New Ear-Based Wearable Computer Could Be Glass's New Competition

Wearable technology seems to be the up and coming trend here in 2014.  Not only have we been seeing an influx of news regarding things like smartwatches, but the famed (or infamous, depending on your opinion) Google Glass will hopefully be released.  In Japan, we are seeing an interesting new idea come to light... a computer that you wear on your ear.  At Hiroshima City University, Kazuhiro Taniguchi has developed what could be considered the alternative to Glass.  The device, pictured above, has the capability to detect when the wearer does things like open their mouths or turn their heads via infrared waves.  Theoretically, this means that their could be apps that are dependent on physical motions such as turning the head or biting down.  The devices, which is called the Ear Switch, has a locally embedded compass, barometer, speaker, microphone, gyro-sensors, battery, ans a GPS.  The device could serve as a personal assistant that is totally unobtrusive and almost unnoticeable, especially if you have longer hair or like to wear headgear that covers the ears.

The device is totally hands free, which is a plus over Glass, which still requires, to this author's knowledge, a minimal amount of physical interaction.  It is also possible that the device could be used in the medical field to monitor the physical condition of at-risk patients.  As of now, no technical details of the device have been released, since it is essentially in the 'proof of concept' phase of development.  This alternative to Glass would be aural-based rather than visually based, which is an interesting change of tides.  The device looks to be not much larger than some of the larger Bluetooth headsets out there, so it will be interesting to see, assuming the public decides to buy it, just how well the device will fair.  The device is intended for a 2015 public launch, which may be a brilliant move.  The device could come in riding on the coattails of things like the smartwatch and Glass, instead of having to break the barrier itself, which is always a hard thing to do.  Check out the video down below for a demonstration released by Taniguchi about the device.  It is in Japanese, but you should be able to get the gist of what he's going for.  Any thoughts on the matter?  Let us know down below!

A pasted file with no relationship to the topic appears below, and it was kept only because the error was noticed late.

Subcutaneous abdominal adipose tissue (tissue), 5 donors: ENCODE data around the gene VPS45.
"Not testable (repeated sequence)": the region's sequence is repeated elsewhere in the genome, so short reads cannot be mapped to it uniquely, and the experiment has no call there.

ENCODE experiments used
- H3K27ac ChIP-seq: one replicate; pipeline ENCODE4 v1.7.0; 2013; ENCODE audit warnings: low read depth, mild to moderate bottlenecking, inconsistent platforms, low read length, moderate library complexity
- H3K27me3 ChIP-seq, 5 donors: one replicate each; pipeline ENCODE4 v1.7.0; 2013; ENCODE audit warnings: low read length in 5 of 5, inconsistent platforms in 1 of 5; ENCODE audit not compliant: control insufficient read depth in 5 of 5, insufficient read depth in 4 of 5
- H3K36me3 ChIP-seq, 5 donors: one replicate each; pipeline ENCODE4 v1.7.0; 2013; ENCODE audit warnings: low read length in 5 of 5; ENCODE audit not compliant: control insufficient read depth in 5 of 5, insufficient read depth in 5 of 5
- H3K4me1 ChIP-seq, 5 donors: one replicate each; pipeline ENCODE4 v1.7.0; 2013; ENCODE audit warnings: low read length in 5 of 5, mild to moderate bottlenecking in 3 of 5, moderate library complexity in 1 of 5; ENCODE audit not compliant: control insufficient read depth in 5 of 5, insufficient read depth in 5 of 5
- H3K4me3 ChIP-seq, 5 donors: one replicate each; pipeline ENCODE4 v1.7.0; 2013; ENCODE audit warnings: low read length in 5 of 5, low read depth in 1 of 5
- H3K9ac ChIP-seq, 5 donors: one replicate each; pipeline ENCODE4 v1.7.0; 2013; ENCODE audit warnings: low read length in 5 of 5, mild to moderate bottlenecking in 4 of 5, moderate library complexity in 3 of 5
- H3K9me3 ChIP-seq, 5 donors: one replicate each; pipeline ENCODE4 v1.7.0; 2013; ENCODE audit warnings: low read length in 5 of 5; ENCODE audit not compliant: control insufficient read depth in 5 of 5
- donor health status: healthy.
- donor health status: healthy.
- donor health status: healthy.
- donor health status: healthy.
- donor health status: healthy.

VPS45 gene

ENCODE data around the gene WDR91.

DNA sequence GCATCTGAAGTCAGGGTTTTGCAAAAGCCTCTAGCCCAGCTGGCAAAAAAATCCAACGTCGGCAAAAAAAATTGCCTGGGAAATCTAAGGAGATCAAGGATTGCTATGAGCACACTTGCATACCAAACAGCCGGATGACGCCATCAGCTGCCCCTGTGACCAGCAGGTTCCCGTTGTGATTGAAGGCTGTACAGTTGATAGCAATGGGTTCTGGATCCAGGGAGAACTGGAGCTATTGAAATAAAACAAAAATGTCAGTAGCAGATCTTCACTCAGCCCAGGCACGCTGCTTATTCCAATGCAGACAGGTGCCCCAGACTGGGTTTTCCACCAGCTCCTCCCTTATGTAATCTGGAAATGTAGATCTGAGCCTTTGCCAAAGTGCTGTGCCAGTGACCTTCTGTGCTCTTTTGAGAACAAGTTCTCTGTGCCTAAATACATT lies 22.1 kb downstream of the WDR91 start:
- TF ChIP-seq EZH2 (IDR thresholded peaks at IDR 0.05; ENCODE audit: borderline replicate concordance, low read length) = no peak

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About the Author
I am a student at the University of Toledo studying Information Systems, Electronic Commerce, and Instrumental Music with a trumpet specialization. I am fascinated with all aspects of mobile technology, especially the vast possibilities offered via Android. I am currently sporting a Nexus 5 (which is a VAST upgrade from my old Samsung Epic 4G Touch), a Galaxy Note 10.1 2012 Edition, and an Acer C720 Chromebook.